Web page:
PR.680.HR Violence in the Workplace

OCDSB WORKPLACE VIOLENCE PROCEDURE    https://weblink.ocdsb.ca/WebLink/0/edoc/2779297/PR%20680%20HR%20Health%20and%20Safety%20-%20Violence%20in%20the%20Workplace.pdf

The violence procedure is a direct result of the OH&S Act provisions. Workers MUST be protected. Failure to do so is a violation of the Act. https://www.ontario.ca/laws/statute/90o01

Under the Act, you, as a teacher, have a responsibility to report incidents of violence against a worker. There are no mitigating factors re reporting. The mitigating factors are taken in to consideration when determining consequences.

Below is an article by ETFO H&S Officer, Valence Young, which was published in the Winter 2016 edition of Voice.

When workplace violence happens in schools there is a risk of physical and mental harm to both adults and children. The classroom is disrupted and the whole school community can be affected. Both educators and students can become fearful at the prospect of violence happening again.

When we say “workplace violence” we are connecting to the Occupational Health and Safety Act (OHSA). The OHSA defines workplace violence, and sets out required workplace violence programs and duties.

The OHSA definition of workplace violence is broad. It includes actions that result in physical injury as well as attempts to cause that injury and threatening statements or behaviours. The source of the violence is a “person” in the workplace, adult or child. The victim is a worker. As ETFO members, our workplace is typically the school setting. Here is the OHSA definition:

 Workplace violence means,
(a) the exercise of physical force by a person against a worker, in a workplace, that causes or could cause physical injury to the worker,
(b) an attempt to exercise physical force against a worker, in a workplace, that could cause physical injury to the worker,
(c) a statement or behaviour that it is reasonable for a worker to interpret as a threat to exercise physical force against the worker, in a workplace, that could cause physical injury to the worker.

Each of the basic steps below refer to legal rights that are already in place to protect you from violence in your workplace. You are invited to read this review with “fresh eyes.”  Could any of the steps below help you better deal with issues at work?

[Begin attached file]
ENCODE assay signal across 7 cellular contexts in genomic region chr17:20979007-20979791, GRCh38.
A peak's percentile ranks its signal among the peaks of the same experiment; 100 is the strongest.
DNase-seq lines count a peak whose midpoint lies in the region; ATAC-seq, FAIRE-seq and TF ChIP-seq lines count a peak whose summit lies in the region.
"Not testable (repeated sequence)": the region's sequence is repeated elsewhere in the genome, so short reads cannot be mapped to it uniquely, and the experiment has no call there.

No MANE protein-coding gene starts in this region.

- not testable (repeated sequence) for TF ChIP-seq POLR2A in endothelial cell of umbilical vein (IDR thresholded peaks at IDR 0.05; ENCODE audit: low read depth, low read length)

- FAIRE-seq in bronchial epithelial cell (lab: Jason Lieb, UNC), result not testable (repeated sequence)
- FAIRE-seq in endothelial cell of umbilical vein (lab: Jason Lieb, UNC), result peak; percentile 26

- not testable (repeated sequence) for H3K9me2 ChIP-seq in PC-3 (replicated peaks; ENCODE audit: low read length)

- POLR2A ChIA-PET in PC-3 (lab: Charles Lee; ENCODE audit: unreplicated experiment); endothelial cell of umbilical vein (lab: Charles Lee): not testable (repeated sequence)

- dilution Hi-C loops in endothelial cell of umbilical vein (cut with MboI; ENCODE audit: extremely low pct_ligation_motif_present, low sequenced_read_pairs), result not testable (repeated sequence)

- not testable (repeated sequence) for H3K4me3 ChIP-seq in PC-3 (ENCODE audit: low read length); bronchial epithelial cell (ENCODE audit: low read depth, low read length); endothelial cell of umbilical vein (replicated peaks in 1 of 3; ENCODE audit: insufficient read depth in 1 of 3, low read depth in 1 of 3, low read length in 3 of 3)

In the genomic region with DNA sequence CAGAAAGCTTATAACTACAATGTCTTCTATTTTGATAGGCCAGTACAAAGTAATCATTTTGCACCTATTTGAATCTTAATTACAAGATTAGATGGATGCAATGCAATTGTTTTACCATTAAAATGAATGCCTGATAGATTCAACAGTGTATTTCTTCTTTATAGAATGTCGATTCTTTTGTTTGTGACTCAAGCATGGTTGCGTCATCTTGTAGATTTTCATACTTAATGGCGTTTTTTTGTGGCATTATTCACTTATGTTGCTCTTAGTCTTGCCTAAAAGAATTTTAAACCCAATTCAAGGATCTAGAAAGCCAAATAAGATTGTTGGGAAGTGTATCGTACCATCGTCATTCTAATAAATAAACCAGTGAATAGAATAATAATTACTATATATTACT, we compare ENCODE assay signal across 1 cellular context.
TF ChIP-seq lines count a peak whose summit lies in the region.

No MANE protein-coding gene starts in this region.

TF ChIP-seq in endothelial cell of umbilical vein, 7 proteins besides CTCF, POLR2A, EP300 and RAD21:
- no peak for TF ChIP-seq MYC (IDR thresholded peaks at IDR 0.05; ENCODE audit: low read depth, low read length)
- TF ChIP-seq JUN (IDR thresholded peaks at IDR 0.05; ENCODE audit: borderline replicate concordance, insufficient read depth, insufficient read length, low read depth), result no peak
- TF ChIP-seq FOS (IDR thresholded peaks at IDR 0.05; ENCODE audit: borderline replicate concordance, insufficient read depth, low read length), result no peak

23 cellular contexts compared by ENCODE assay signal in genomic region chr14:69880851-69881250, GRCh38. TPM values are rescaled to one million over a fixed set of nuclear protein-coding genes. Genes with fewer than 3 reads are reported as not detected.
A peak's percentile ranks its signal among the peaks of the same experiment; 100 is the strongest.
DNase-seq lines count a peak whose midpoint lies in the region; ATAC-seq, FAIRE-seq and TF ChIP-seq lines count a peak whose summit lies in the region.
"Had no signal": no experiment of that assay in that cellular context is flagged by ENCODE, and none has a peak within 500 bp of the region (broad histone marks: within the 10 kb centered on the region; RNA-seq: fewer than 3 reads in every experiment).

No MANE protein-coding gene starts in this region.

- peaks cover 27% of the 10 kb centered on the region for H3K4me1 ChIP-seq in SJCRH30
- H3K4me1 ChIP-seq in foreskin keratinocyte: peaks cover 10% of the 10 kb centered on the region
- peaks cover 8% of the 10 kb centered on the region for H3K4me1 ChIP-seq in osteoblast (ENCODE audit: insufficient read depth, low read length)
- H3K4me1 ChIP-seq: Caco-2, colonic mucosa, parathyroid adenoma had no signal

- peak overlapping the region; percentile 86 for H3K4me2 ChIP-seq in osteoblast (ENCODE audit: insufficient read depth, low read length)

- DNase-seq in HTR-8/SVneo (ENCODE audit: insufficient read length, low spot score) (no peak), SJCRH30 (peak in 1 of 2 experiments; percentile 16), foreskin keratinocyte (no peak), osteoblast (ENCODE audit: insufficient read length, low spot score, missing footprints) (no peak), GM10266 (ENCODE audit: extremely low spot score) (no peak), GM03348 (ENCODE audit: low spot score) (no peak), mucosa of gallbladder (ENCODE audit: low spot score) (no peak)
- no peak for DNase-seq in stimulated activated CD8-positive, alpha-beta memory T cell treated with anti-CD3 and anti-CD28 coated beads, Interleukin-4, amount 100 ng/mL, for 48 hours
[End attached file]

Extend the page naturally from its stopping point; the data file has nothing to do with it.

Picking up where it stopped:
1.    Getting help when workplace violence occurs or is likely to occur.  
You should be able to call for immediate assistance wherever you are at work including a classroom, supervision duty, portable, school yard, library, computer lab, field trip etc. The “PA” system and walkie-talkies need to be in working order. When you call for immediate assistance, someone at the office must be available to take your call.

2.    Reporting incidents of workplace violence to the principal.  
You are required to report workplace violence incidents. You need to be able to complete these reports quickly and effectively, and then submit them to the principal.  The workplace violence report is a very important part of protection and prevention.  A behaviour log is not a substitute for a workplace violence report.

3.    The principal must respond to your workplace violence report. 
The principal is required to investigate and deal with a workplace violence report.  Actions can include: the assessment or reassessment of the risks of violence; the development or revision of a safety plan; or a case conference. There are workplace violence incidents for which a principal may need to contact the police. 

4.    Reporting injury or illness resulting from workplace violence. 
When workplace violence causes injury or illness, an accident/illness report is required.  If you need first aid, then report it on the same form. On the day of the incident, if you need access to a doctor, your principal is required to arrange for your transportation during the working day. If you need to make a WSIB claim, get in touch with your ETFO local for support and ask your medical practitioner to complete a WSIB Form 8. 

5.    Information about a person with a history of violent behaviours.  
The principal has a duty to provide you with information about the risks of harm from a person with a history of violence. This duty happens if two factors are in place: you may encounter that person in the course of your work and the risk of workplace violence from that person is likely to cause you physical injury. Of course, there are limits on the disclosure of this information to what is “reasonably necessary” to protect you from physical injury.  

6.    Work refusal.
A worker has the legal right to refuse to work, or do particular work, where they have reason to believe that the work is likely to endanger them. Work refusal is an option that is very serious, but sometimes necessary. If you are a teacher, you have a limited right to refuse work due to your responsibilities to the students. If you believe you are being endangered by workplace violence, then report your concerns to the principal right away and get immediate assistance. Contact your ETFO local, OCEOTA @ 613-221-9135 for advice and support.

Comments are closed.